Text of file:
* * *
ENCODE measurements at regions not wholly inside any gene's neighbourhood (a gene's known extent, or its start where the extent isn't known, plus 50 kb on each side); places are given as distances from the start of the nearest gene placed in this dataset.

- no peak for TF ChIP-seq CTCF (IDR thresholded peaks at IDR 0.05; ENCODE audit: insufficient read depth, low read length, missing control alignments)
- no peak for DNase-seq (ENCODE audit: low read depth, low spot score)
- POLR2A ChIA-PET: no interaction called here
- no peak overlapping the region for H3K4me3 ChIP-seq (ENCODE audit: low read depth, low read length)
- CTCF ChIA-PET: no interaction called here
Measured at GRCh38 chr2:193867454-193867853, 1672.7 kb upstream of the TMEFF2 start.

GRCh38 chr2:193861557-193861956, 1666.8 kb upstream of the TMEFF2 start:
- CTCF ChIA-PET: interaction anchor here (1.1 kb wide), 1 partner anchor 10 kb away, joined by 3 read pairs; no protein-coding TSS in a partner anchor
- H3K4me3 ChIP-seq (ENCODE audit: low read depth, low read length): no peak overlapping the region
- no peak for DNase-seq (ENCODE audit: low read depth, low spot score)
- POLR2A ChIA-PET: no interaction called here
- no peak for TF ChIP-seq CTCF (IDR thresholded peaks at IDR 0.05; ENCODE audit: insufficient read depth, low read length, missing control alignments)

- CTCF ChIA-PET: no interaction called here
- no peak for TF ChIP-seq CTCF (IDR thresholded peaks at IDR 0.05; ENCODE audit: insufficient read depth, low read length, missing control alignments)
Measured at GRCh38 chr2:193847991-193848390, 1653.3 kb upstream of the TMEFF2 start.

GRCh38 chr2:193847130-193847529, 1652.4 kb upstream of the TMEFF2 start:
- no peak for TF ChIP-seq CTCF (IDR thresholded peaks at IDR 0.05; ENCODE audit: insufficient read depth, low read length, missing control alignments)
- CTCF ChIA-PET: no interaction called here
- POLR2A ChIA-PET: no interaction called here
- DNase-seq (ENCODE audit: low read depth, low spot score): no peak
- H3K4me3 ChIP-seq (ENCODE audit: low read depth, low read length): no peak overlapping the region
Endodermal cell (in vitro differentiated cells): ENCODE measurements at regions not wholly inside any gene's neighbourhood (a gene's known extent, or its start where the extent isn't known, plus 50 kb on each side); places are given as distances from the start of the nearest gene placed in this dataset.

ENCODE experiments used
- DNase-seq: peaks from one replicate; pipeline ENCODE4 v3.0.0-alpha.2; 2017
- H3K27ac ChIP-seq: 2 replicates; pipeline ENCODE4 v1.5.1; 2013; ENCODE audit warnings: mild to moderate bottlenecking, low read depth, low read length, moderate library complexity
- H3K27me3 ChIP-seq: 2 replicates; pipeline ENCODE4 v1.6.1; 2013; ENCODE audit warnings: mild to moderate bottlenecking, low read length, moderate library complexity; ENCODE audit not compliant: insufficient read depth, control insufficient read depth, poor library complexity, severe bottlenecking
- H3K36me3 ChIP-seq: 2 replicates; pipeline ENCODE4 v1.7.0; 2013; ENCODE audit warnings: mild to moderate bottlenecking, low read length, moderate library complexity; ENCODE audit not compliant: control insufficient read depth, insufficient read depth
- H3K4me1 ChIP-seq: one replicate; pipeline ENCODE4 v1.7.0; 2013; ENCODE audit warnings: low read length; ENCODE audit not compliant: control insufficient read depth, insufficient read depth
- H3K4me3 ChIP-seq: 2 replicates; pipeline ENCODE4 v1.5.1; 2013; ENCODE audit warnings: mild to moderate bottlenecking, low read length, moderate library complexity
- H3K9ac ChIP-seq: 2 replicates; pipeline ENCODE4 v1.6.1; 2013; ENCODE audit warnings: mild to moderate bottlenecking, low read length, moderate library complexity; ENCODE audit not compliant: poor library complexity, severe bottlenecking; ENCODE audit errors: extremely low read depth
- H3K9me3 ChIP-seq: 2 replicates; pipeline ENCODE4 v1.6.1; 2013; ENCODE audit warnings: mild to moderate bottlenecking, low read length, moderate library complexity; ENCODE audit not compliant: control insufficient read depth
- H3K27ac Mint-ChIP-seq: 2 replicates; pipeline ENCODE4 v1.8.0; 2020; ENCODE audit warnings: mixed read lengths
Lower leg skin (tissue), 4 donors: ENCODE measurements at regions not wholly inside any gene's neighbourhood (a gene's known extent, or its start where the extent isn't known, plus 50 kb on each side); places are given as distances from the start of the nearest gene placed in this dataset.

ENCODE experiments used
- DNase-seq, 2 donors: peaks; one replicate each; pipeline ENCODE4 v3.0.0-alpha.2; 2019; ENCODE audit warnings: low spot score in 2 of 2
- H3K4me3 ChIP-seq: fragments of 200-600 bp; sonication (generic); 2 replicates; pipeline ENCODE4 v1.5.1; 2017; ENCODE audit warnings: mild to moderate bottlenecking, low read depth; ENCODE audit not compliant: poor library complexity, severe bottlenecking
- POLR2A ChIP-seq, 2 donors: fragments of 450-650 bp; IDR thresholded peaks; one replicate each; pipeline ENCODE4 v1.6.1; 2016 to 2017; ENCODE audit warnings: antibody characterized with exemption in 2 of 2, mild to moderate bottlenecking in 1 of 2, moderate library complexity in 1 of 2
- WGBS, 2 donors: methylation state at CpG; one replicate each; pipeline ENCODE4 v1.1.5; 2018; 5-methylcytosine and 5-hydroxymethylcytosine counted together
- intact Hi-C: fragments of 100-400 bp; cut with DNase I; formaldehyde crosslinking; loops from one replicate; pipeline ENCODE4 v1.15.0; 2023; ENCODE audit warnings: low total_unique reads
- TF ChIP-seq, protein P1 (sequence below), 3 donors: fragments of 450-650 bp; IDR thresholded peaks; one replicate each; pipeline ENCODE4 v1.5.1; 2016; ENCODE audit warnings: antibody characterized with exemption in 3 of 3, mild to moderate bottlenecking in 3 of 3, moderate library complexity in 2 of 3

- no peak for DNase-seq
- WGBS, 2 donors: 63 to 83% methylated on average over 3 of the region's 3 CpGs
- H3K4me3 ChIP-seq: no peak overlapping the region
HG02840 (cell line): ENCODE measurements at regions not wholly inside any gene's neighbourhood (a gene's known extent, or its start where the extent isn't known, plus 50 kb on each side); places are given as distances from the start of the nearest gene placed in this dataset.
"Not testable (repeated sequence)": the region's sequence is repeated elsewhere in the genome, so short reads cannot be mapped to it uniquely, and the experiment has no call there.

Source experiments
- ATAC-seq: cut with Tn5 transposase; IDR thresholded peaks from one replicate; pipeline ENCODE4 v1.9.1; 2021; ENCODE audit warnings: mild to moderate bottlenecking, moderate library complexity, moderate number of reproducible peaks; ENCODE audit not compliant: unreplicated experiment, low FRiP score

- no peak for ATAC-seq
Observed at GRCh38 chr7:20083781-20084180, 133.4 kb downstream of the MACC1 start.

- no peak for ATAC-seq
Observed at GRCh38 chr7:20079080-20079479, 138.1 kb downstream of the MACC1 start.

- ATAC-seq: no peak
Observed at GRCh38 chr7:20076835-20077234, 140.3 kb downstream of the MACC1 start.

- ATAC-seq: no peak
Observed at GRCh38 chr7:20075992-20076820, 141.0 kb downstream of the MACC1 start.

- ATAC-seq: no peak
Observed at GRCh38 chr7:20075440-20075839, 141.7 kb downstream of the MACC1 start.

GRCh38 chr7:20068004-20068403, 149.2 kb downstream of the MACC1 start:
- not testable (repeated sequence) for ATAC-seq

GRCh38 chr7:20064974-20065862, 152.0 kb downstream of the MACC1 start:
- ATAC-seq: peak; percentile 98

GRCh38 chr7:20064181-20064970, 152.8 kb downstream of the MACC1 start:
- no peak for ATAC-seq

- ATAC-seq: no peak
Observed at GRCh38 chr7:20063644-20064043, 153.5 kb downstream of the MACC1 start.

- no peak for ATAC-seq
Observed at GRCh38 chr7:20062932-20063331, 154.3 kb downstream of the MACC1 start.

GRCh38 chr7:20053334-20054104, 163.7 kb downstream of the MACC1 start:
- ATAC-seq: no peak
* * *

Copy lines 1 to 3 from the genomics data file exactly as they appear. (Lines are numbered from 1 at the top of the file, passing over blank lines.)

ENCODE measurements at regions not wholly inside any gene's neighbourhood (a gene's known extent, or its start where the extent isn't known, plus 50 kb on each side); places are given as distances from the start of the nearest gene placed in this dataset.

- no peak for TF ChIP-seq CTCF (IDR thresholded peaks at IDR 0.05; ENCODE audit: insufficient read depth, low read length, missing control alignments)
- no peak for DNase-seq (ENCODE audit: low read depth, low spot score)